Big Data Warehouse Automatic Design Methodology

Big Data Warehouse Automatic Design Methodology

Francesco Di Tria, Ezio Lefons, Filippo Tangorra
Copyright: © 2014 |Pages: 35
DOI: 10.4018/978-1-4666-4699-5.ch006
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Traditional data warehouse design methodologies are based on two opposite approaches. The one is data oriented and aims to realize the data warehouse mainly through a reengineering process of the well-structured data sources solely, while minimizing the involvement of end users. The other is requirement oriented and aims to realize the data warehouse only on the basis of business goals expressed by end users, with no regard to the information obtainable from data sources. Since these approaches are not able to address the problems that arise when dealing with big data, the necessity to adopt hybrid methodologies, which allow the definition of multidimensional schemas by considering user requirements and reconciling them against non-structured data sources, has emerged. As a counterpart, hybrid methodologies may require a more complex design process. For this reason, the current research is devoted to introducing automatisms in order to reduce the design efforts and to support the designer in the big data warehouse creation. In this chapter, the authors present a methodology based on a hybrid approach that adopts a graph-based multidimensional model. In order to automate the whole design process, the methodology has been implemented using logical programming.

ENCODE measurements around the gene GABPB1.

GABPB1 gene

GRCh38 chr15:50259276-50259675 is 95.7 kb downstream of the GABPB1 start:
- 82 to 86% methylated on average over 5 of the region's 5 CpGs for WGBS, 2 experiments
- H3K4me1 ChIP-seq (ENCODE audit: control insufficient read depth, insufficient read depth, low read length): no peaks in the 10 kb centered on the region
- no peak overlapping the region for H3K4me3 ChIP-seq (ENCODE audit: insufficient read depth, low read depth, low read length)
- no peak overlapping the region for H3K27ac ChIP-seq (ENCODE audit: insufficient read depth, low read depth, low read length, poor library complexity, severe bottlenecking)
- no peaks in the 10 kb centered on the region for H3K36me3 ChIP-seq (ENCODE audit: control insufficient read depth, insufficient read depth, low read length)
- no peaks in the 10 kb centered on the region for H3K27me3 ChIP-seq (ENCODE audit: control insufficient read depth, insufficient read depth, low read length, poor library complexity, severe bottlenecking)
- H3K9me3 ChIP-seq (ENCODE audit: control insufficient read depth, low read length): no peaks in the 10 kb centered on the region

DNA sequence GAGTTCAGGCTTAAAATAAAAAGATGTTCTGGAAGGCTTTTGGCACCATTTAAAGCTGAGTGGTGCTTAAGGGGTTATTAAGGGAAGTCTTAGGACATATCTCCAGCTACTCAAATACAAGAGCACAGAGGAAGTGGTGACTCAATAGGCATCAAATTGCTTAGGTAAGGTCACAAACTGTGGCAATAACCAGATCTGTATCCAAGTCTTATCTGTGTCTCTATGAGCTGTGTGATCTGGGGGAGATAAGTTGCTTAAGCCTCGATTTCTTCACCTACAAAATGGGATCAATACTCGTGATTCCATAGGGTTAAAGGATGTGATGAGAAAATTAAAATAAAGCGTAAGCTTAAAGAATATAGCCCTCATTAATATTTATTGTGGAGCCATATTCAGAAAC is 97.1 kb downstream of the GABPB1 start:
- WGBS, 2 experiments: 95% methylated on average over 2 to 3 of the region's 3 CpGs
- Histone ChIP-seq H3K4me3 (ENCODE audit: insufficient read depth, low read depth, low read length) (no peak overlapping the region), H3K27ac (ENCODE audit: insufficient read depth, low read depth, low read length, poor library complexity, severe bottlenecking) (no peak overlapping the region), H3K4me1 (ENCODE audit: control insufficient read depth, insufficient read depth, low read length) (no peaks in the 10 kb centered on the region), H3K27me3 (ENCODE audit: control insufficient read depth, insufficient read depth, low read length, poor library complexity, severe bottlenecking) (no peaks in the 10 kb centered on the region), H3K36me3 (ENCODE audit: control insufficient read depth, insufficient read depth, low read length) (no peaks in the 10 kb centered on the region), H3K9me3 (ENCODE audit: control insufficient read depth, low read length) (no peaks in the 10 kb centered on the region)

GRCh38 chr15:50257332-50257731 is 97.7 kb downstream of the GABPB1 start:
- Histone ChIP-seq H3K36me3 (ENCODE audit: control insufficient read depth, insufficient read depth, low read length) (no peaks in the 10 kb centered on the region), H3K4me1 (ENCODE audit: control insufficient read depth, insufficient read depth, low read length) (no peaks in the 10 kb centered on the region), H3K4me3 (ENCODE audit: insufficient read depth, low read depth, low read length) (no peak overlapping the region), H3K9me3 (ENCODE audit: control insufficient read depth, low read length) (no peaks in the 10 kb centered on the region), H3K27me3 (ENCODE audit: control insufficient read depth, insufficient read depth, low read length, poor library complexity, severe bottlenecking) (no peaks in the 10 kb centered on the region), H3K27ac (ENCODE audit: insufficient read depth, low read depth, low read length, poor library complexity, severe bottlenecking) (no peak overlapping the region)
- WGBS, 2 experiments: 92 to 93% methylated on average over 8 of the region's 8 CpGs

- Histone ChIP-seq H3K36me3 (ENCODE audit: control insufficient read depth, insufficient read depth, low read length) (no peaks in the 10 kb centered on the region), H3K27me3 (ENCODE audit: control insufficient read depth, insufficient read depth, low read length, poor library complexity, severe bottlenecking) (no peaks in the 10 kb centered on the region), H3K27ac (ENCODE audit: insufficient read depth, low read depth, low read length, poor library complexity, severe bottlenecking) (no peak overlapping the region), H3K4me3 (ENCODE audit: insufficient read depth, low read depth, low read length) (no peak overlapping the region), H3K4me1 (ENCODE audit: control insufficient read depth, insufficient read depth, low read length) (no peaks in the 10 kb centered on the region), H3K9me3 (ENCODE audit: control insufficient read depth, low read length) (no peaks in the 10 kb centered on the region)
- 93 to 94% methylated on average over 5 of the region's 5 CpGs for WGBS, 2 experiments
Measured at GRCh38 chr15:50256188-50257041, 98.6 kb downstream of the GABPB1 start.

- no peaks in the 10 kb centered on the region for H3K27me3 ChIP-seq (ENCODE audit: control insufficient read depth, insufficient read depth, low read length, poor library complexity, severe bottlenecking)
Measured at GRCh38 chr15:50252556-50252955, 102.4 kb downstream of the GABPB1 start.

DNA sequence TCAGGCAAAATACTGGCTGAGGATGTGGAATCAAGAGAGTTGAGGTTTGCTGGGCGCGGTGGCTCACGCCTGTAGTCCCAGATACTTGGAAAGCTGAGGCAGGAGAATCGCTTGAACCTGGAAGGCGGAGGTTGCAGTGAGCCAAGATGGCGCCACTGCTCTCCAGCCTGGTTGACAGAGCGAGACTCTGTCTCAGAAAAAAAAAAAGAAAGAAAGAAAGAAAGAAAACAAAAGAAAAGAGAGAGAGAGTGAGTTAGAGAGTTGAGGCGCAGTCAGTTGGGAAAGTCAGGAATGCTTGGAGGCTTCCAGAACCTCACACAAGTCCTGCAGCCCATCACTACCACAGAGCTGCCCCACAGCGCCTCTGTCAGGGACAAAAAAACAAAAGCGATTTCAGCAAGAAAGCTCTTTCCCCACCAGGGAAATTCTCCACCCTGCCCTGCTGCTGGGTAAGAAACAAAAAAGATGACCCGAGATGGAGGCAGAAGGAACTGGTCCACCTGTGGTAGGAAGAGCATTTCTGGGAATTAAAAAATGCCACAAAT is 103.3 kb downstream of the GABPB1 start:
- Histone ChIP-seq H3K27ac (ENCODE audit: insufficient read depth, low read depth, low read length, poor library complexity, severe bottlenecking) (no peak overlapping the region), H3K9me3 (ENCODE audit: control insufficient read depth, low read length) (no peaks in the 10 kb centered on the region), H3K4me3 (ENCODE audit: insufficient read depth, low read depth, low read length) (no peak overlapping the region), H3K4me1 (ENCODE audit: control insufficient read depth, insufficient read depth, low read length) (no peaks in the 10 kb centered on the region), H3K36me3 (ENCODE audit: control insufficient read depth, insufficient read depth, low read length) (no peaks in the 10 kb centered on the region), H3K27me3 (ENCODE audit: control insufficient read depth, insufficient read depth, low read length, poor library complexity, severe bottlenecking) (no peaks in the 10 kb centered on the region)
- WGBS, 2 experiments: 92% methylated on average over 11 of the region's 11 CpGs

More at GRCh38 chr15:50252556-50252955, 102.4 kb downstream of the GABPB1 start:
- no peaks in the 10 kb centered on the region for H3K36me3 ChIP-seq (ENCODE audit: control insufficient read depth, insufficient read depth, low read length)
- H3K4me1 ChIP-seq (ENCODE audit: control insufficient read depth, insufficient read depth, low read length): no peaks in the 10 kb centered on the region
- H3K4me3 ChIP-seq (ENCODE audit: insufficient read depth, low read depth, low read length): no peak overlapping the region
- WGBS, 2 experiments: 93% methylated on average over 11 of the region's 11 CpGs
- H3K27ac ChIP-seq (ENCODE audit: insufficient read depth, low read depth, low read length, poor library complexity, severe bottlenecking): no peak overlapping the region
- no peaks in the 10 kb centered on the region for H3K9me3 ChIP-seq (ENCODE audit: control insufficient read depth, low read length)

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1. Introduction

Big data warehousing refers commonly to the activity of collecting, integrating, and storing (very extra) large volumes of data coming from data sources, which may contain both structured and unstructured data. However, volume alone does not imply big data. Further and specific issues are related to the velocity in generating data, and their variety and complexity.

The increasing volume of data stored in data warehouses is mainly due to their nature of preserving historical data, for performing statistical analyses and extracting significant information, hidden relationships, and regular patterns from data. Other factors that affect the size growth derive from the necessity of integrating several data sources, each of them provides a different variety of data that contribute to enrich the types of analyses, by correlating a large set of parameters. Furthermore, some data sources—such as Internet transactions, networked devices and sensors, for example—generate billions of data very quickly. These data should update the data warehouse as soon as possible, in order to gain fresh information and make timely decisions (Helfert & Von Maur, 2001).

These issues affect the design process, because big data warehouses must integrate heterogeneous data to be used to perform analyses that consider many points of view, and to produce complex schemas having cubes with high number of dimensions. Furthermore, they must be capable of quickly integrating new data sources through a minimal data modelling process.

To summarize this, new aspects for data warehouses supporting analyses of Big Data have been stated in Cohen et al. (2009). Big data warehouses have to be (i) magnetic for they must attract all the data sources available in an organization; (ii) agile for they should support continuous and rapid evolution; and (iii) deep in that they must support analyses more sophisticated that traditional OLAP functions.

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